When S Ramakrishnan, or Ramki as he is known, headed to National Cricket Academy in 2003, he had a dream-Express News Service)
Technological innovations have made it easier for coaches to plan. Venkata Krishna B finds out what goes on behind the scenes and how experts compile a massive database to feed the players and teams with all the information they need…
When S Ramakrishnan, or Ramki as he is known, headed to National Cricket Academy in 2003, he had a dream. To feed the kind of data that would make a small but important contribution in separating the best from the good. It was supposed to be a 45-minute session, to introduce coaches like Roger Binny, Balwinder Singh Sandhu, Bharath Reddy, Sandeep Patil to data analytics, with John Wright overseeing what was going on. It turned out to be a day-long event once the coaches started realising how helpful this could be.
Back then, data analysts were unheard of in any sport in the country. That it took Wright, who hails from a country which had invested in the technology, almost three years into his India stint to include Ramki into the team fold tells how slow India was in embracing it. “After the presentation, Wright asked me if I could join the team,” Ramki says. While he jumped at the first opportunity, the New Zealander had made one aspect clear. “The pay won’t be good.” So when Ramki officially joined the Indian team for the two-Test series against New Zealand in 2003, his first pay package was Rs 30,000.
There was another important task that lay ahead.
“I need to win the trust of the players. I was not an ex-cricketer. If I go up and tell them ‘this isn’t working for you, you can try this instead’, the first reaction would obviously be what credentials you have. At that time, the team had so many stars.” But with the likes of Sachin Tendulkar and Rahul Dravid around, Ramki’s job would get easy. It had its struggles too. While the rest of the support staff would stay in five-star team hotels, Ramki would be put up in ordinary lodges. “I would often shuttle between my hotel to the one where the team was staying because some player or the other would seek help. It was all about analysing the footage and learning by watching the patterns.” Ramki was part of the team without getting to wear the team kit or the BCCI logo, as he was still considered an outsider in the set-up.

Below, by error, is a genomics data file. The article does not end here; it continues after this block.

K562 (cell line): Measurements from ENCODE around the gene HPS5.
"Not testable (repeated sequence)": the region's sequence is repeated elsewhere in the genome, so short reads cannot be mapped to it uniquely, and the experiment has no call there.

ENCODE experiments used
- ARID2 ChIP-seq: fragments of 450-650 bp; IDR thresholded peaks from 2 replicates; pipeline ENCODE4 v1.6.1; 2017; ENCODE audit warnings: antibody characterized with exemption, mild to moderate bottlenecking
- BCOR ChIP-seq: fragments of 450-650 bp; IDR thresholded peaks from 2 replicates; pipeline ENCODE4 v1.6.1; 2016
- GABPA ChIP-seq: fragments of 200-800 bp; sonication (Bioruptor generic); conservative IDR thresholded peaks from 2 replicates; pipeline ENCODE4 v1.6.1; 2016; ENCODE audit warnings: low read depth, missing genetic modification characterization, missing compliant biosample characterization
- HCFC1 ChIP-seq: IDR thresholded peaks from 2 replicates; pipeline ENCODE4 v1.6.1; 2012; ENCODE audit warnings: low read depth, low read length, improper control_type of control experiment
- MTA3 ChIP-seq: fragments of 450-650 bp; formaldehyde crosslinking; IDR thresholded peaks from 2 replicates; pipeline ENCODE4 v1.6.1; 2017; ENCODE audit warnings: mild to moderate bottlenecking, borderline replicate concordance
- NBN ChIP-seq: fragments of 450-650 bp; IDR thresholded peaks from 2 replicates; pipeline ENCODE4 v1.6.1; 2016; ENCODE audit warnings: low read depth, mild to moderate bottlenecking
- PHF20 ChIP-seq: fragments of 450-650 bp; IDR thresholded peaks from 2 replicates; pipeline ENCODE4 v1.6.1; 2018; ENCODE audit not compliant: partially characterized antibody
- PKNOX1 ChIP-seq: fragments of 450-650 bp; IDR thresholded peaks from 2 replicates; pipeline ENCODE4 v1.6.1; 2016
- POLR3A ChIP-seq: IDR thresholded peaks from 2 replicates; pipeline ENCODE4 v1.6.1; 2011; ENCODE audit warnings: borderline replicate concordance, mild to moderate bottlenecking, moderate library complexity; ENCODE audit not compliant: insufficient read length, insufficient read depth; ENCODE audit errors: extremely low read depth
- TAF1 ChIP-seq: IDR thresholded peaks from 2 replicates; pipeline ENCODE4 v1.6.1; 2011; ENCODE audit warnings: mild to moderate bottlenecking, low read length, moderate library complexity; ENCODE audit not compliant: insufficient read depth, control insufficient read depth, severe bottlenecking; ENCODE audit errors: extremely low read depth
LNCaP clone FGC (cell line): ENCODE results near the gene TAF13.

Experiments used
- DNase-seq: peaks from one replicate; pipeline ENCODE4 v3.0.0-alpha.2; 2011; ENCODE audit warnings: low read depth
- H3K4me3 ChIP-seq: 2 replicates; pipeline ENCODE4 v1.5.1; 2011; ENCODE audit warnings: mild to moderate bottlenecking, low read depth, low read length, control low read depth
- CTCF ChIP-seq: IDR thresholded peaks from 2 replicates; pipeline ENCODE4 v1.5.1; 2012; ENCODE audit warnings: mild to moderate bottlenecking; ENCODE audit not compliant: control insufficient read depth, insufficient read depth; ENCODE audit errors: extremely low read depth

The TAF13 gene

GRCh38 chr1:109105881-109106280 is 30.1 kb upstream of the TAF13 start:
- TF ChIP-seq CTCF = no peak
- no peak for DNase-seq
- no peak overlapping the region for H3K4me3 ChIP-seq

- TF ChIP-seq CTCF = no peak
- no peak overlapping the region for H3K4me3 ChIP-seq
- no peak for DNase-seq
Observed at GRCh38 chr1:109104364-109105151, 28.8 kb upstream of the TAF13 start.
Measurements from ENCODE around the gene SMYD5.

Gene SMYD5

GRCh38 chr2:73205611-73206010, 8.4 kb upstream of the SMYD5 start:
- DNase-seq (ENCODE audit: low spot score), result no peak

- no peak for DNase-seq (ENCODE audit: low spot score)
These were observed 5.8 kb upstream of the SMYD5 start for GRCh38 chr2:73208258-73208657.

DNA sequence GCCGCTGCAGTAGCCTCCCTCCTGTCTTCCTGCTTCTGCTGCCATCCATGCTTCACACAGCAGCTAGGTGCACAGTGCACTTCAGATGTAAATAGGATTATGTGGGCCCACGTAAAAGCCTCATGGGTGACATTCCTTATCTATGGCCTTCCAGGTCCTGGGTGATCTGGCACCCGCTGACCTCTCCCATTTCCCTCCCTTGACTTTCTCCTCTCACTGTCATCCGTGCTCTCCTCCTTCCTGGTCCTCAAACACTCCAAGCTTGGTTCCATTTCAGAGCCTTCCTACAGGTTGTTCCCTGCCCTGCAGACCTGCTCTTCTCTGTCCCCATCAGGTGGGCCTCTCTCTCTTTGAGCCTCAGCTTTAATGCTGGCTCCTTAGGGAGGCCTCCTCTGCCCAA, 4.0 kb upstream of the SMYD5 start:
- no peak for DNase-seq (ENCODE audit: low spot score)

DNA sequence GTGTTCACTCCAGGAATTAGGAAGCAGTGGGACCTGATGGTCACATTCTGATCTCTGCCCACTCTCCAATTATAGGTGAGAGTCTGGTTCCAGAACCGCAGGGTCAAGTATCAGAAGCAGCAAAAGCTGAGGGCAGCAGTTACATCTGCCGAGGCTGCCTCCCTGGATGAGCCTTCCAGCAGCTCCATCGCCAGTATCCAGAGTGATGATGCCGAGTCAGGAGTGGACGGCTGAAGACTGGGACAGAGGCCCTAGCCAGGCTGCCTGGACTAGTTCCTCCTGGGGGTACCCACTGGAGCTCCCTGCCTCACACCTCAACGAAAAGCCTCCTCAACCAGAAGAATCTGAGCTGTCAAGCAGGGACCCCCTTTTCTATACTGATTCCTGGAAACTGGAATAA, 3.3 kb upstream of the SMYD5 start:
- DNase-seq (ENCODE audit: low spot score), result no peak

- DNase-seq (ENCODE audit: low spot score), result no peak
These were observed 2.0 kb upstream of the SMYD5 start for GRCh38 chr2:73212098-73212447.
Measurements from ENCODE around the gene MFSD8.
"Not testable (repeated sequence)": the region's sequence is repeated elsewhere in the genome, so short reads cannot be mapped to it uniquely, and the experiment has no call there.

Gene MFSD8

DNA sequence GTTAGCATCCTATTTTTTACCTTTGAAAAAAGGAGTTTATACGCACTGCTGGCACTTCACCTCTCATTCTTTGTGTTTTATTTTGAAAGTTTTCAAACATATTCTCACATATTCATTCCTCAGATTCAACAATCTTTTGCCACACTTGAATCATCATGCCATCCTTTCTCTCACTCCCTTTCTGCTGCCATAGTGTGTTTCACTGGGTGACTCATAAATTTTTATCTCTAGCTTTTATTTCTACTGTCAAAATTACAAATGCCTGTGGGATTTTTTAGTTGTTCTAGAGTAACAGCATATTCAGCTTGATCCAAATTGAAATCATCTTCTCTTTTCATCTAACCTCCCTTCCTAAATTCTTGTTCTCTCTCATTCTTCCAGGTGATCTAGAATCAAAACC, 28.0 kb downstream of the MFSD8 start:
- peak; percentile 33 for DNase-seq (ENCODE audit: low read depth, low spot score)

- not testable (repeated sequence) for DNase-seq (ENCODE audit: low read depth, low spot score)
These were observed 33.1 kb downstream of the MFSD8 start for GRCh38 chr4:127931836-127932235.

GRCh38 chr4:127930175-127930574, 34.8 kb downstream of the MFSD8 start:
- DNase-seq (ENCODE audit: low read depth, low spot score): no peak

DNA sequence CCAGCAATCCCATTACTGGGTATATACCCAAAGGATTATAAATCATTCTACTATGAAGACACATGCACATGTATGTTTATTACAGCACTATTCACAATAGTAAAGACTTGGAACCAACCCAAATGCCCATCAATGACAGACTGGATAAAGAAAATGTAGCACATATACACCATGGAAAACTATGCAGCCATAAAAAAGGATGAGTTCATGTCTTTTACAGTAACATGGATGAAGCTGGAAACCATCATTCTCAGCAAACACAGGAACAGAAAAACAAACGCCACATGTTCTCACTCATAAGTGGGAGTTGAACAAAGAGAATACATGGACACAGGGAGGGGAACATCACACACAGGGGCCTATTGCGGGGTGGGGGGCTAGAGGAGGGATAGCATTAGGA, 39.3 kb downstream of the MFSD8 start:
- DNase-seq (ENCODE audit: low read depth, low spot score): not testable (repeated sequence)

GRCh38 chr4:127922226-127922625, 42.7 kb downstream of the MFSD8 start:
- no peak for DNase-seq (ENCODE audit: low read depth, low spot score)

Today, Ramki’s brainchild Sport mechanics is a pioneer in data analysis. Their analysts in Chennai spend days examining the patterns, trends, conditions along with the weaknesses of the opposition. Other than the Indian cricket team, the national hockey side, Mumbai Indians, International Cricket Council Academy in Dubai, Reliance Youth Sports Foundation (football) are among their clients. From an organisation with only five members to start with, they now have nearly 50 professionals who have their eyes glued to matches around the globe.
Chief among them is CKM Dhananjay, hailed as India’s most successful analyst. Fondly called DJ, he is in his second stint with Team India. An MBA graduate, he took over after Ramki left and was with the team when they won WT20 in 2007 and the World Cup in 2011. Last year before the South Africa tour, the team brought him back. He has been sitting in his workstation at Sportsmechanics for the past 15 years. When the whole of India, including the players, were busy with the IPL, DJ was finishing his homework.
That involved reading each of India’s nine opponents at the World Cup: 135 players, six venues and the conditions they offer. He will place the details before the coaching staff to help them strategies.